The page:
Abstract 434: A New Drug Delivery System Using Fibronectin-vegf Fusion Is More Effective And Harmless Than Vegf Alone For The Therapeutic Neovascularization
Background: Recent clinical trials for therapeutic angiogenesis reported limited efficacy. To overcome these limitations, we developed a fusion protein of fibronectin (Fn) and VEGF (Fn-VEGF), with high collagen affinity, binding to extracellular matrix of ischemic area. We hypothesized that controlled delivery of VEGF using this protein is useful for therapeutic angiogenesis.
Methods and Results: We examined biological effects of Fn-VEGF on human endothelial cells cultured on collagen coated dishes, and found that a single administration of Fn-VEGF caused sustained proliferation at least for a week. We then produced hindlimb ischemia in mice, and injected PBS, VEGF, Fn, or Fn-VEGF (10 μg/day) into ischemic muscles. Fn-VEGF retained in the injected area for 5 days, whereas VEGF alone rapidly disappeared from the injected area after 3 hours. Moreover, injection of Fn-VEGF enhanced recovery of blood perfusion of ischemic limb, the degrees of which is greater than those afforded by VEGF (Fn-VEGF 94.1 ±12.3 vs VEGF 72.3 ±9.2 %, p<0.01). Importantly, Fn-VEGF enhanced limb salvage rate better than VEGF, and high dose administration of VEGF worsened limb ischemia up to complete amputation, whereas high dose Fn-VEGF (40 μg/day) represented a proper effect (Figure⇓). Moreover, as well as VEGF, Fn-VEGF has also capacity making mononuclear cells to endothelial progenitor cells, and induced proper degree of angiogenesis from endothelial cells.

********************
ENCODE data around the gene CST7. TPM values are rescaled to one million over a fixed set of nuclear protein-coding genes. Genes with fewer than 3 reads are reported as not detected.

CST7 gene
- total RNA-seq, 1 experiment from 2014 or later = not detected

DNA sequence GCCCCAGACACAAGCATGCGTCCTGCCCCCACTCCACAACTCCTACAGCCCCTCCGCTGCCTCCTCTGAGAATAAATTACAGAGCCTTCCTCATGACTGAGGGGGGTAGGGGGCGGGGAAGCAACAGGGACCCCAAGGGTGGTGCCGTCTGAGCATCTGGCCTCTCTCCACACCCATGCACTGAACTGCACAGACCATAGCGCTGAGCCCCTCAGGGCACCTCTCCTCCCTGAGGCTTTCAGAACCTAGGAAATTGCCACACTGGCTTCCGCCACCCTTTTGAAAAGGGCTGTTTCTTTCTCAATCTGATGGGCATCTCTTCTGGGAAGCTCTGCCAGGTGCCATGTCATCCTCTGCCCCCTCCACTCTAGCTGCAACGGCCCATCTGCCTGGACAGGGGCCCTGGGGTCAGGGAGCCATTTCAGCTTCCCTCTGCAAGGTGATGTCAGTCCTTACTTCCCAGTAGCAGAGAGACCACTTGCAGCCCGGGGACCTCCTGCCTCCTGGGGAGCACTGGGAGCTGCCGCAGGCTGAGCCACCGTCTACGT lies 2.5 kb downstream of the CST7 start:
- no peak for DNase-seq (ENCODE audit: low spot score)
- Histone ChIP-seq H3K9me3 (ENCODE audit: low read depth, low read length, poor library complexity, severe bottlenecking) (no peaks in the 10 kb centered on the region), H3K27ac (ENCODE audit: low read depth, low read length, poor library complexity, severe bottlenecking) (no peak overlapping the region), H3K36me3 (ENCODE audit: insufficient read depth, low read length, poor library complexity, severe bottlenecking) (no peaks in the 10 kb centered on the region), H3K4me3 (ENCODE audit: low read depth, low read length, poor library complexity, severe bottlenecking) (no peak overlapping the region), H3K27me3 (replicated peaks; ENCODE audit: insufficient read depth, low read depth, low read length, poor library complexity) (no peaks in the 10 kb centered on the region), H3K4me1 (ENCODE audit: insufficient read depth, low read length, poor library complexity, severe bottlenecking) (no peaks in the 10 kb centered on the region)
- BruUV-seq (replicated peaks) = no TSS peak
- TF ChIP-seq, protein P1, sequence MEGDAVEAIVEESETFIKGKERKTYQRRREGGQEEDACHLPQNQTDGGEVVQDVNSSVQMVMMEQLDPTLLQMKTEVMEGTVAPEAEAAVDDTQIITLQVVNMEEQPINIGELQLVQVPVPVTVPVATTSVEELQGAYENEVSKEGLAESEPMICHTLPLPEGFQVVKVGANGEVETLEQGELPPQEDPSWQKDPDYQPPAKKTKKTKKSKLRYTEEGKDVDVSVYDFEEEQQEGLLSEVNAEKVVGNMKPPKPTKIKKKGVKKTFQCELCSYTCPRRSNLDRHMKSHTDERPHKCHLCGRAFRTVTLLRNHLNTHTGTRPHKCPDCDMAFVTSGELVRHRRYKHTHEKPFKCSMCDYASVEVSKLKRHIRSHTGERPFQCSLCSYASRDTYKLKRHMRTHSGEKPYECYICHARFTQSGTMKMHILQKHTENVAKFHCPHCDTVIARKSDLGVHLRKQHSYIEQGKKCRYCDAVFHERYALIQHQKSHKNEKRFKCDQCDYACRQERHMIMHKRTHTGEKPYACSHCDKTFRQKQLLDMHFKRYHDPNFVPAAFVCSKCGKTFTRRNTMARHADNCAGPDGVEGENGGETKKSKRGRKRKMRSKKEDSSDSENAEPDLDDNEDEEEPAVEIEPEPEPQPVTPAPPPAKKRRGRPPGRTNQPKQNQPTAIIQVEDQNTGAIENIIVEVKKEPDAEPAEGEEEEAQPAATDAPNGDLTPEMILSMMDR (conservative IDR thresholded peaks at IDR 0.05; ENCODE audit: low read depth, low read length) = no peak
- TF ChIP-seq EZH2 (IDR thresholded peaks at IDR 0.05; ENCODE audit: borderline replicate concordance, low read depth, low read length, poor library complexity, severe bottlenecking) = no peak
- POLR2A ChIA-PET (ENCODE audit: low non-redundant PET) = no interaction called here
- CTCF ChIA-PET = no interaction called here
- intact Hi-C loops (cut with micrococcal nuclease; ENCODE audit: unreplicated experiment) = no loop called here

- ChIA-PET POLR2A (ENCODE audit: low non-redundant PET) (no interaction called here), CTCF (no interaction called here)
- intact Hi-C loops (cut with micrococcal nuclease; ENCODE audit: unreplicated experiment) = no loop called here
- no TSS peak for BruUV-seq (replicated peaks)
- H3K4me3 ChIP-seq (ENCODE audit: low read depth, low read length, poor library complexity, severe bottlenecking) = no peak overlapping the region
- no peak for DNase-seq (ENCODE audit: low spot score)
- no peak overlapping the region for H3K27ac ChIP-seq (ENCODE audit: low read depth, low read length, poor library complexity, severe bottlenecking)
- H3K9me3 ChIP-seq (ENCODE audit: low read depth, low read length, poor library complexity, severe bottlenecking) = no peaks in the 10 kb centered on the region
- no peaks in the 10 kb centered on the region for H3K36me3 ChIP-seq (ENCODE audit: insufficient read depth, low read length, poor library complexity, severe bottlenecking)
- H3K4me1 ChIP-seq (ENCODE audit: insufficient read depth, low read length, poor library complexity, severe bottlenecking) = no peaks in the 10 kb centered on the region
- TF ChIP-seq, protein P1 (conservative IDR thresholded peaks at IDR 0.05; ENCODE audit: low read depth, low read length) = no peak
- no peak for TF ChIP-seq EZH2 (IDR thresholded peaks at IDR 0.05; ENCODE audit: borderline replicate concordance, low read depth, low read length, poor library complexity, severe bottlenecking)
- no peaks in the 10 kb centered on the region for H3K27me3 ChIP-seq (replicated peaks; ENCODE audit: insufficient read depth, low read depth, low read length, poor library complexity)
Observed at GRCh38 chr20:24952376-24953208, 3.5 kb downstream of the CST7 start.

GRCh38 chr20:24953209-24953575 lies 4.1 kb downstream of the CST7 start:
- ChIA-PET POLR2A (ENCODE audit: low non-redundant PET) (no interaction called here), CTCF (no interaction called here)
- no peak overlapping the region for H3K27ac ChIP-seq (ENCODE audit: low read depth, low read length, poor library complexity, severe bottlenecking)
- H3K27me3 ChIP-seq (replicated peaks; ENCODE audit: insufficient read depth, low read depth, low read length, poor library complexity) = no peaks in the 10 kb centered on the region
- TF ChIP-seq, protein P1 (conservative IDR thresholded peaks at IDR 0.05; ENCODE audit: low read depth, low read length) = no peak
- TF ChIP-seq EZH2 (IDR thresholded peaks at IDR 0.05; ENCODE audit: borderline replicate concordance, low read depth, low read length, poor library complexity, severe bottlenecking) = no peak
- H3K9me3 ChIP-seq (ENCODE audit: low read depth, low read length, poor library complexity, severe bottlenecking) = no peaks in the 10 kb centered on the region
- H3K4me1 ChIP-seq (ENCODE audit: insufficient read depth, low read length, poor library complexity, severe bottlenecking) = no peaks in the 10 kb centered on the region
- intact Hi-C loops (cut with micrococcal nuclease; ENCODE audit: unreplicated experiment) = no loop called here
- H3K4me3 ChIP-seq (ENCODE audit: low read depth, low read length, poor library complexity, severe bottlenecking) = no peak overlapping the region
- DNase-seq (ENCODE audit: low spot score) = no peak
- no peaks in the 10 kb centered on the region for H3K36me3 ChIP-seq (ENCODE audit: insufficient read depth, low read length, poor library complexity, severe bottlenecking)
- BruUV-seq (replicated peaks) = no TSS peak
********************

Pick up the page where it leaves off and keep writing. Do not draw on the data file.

Conclusions: Injection of Fn-VEGF was more effective and harmless than VEGF, suggesting that controlled delivery of VEGF using this protein may be a clinically useful and feasible strategy for next-generation neovascularization.